TIFF 2017: “Novitiate” Review: Something Truly Divine
Novitiate tells the story of Cathleen (Margaret Qualley) a young girl who finds her first love, God and decides to enter the convent to begin the process of becoming a nun. Despite the grueling and something cruel process enacted by the Reverend Mother (Melissa Leo), she works her way through all while struggling with sexuality, religion, love, and passion. Set in the 1960s, the girls are well on their way to becoming nuns when the Vatican II changes are enacted in the church. This would drastically change the way the nuns would be treated and act on a daily basis. No one was more resistant to the change than Reverend Mother. Confronted with these changes, she did her best to resist and at times, took her anger out on the young girls.
Despite religion and religious films not being my cup of tea, you cannot deny the beauty and incredible talent behind this film. It works to set up an atmosphere that is both tense, reverent, and suspenseful. The performances in the film are top-notch. Melissa Leo is almost unrecognizable as Reverend Mother and strikes fear into the hearts of not only the people in the film but also carries over to the audience. Margaret Qualley as Sister Cathleen is great. She plays the duality and struggles of her character so well and really conveys the emotion in every scene. She reminds me of Emma Roberts mixed with Kristen Stewart in both acting and appearance. The supporting actors, particularly the young girls, give spectacular performances as well.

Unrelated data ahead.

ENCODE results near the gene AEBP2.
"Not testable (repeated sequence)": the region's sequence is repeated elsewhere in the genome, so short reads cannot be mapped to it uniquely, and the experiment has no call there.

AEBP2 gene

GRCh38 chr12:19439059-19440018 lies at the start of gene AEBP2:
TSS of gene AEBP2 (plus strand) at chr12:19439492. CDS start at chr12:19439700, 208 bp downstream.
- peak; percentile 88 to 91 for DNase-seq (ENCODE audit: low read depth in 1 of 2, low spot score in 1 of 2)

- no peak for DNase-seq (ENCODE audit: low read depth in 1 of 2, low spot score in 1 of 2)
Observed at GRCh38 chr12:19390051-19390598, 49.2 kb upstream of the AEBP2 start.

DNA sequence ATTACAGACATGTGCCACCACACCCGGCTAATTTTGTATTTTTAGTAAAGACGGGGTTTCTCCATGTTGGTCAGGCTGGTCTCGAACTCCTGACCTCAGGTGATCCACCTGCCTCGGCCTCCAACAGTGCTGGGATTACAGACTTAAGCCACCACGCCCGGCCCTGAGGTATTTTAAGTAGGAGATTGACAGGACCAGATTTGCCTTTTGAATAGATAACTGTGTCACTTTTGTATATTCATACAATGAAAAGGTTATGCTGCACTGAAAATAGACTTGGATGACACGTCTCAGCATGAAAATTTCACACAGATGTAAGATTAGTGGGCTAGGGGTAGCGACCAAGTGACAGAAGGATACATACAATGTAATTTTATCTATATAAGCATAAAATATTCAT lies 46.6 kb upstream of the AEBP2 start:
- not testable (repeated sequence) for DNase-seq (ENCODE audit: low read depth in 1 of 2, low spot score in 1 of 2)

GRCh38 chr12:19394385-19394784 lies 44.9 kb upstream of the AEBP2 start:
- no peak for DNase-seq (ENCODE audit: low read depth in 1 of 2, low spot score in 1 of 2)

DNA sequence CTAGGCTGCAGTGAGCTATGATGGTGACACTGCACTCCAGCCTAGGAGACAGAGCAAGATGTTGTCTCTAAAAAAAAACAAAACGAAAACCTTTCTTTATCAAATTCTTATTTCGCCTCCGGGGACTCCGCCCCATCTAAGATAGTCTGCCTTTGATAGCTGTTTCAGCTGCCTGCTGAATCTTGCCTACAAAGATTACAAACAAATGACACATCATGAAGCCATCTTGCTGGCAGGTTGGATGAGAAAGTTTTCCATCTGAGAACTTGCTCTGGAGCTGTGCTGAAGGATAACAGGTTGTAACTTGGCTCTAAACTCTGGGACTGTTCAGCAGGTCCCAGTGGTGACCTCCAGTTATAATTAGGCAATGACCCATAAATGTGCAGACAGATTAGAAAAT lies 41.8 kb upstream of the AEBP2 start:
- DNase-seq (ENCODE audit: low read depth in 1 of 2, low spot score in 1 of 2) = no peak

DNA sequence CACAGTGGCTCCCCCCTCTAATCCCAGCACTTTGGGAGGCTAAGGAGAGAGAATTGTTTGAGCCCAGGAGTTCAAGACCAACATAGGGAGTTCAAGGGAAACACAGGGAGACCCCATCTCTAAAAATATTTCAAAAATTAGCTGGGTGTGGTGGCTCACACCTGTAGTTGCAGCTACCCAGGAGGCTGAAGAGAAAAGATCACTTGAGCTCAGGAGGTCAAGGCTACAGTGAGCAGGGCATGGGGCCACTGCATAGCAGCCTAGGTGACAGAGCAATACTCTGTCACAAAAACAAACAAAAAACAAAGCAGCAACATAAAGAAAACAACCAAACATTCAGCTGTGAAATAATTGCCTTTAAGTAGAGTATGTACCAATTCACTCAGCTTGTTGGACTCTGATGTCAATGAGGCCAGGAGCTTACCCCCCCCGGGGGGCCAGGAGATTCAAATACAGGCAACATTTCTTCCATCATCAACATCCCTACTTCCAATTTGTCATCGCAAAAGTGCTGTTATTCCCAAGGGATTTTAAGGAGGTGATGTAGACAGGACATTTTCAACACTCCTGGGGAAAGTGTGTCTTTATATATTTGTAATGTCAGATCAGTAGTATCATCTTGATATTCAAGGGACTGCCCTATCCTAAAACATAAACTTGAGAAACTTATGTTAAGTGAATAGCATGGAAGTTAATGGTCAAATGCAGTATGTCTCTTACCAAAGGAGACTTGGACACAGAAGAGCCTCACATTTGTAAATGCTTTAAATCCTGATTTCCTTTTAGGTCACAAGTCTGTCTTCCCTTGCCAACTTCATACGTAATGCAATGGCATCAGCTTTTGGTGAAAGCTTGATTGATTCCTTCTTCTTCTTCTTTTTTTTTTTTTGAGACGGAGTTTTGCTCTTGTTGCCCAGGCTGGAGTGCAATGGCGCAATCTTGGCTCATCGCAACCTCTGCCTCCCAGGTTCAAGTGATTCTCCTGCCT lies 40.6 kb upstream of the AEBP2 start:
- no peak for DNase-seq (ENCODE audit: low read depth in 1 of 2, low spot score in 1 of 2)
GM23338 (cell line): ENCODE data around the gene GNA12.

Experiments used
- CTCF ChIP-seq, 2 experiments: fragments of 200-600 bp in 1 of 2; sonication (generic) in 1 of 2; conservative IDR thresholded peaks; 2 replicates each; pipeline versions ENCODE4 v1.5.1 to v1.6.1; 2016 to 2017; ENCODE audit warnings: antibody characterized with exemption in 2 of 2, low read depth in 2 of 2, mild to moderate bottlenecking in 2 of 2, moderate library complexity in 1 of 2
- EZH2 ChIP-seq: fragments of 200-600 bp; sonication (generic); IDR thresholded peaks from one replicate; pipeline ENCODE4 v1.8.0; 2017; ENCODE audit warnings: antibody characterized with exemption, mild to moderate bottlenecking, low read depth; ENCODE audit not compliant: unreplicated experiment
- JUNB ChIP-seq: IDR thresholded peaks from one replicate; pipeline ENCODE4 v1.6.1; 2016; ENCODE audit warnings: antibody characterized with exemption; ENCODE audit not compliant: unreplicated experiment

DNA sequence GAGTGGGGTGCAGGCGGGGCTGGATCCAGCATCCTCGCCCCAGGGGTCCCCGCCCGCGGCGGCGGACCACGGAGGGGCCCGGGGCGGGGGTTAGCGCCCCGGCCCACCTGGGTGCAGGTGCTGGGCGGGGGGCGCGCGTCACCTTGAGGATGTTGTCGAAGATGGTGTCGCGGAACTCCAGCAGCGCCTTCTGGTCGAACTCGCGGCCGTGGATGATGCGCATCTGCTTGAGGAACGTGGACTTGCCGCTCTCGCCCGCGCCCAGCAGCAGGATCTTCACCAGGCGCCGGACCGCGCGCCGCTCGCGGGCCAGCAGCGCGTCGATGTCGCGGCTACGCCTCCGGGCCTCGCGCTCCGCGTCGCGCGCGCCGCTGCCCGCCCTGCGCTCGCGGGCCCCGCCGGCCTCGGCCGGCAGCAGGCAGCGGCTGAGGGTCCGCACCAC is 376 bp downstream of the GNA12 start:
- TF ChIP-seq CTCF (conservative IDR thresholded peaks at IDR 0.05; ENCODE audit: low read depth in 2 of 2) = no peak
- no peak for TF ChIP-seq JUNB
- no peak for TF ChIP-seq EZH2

There are a few scenes in Novitiate that are so powerful that they elevate the film even further. In one scene, Reverend Mother manipulates the girls to confess their faults or shortcomings. The girls all form a circle and are down on their knees, and each time a girl is called to the middle of the circle to confess their most egregious shortcomings. The first scene in which this happens, you could cut the tension with a knife. As fear-stricken Sister Evelyn (Morgan Saylor) tries to answer the questions of the Reverend Mother, the audience hangs on to every word. The audience watches every movement, every sound, and bites their lip as the defenseless Sister Evelyn is at the mercy of the slightly unhinged Reverend Mother. Everything from the lighting to the cinematography and line delivery was perfection. There are just some scenes in films that will stay with you forever, and that is certainly one of them.
Another scene that really stands out from the rest is a scene in which Reverend Mother severely reprimands and punishes one of the sisters for speaking during Grand Silence. As she screams wildly and angrily at the young girl and orders her to crawl on her knees, you feel the instability and slight insanity of Reverend Mother. While this scene alone would easily earn Melissa Leo an Oscar nomination, she continues to up the ante for the duration of the film. This is one of Melissa Leo’s best performances to date.
While no film is perfect, Novitiate comes very close. I do have to point out that there are some scenes that fade to black that seem slightly out of place or overly long. I don’t know if it was maybe an issue with the cut of the film we saw or the projector lagging in those points, but that is really my only complaint.
On the surface, Novitiate doesn’t seem like a film I would like, but I am glad to report it is definitely one that must be seen. Novitiate is a suspenseful and captivating film that tells a seldom explored story about the conviction and love that some have for their God and religion. With an inside look at the process of discernment, we are given much more than we would expect. With superb performances and a spectacularly written and directed script, we are given one of the best films of 2017.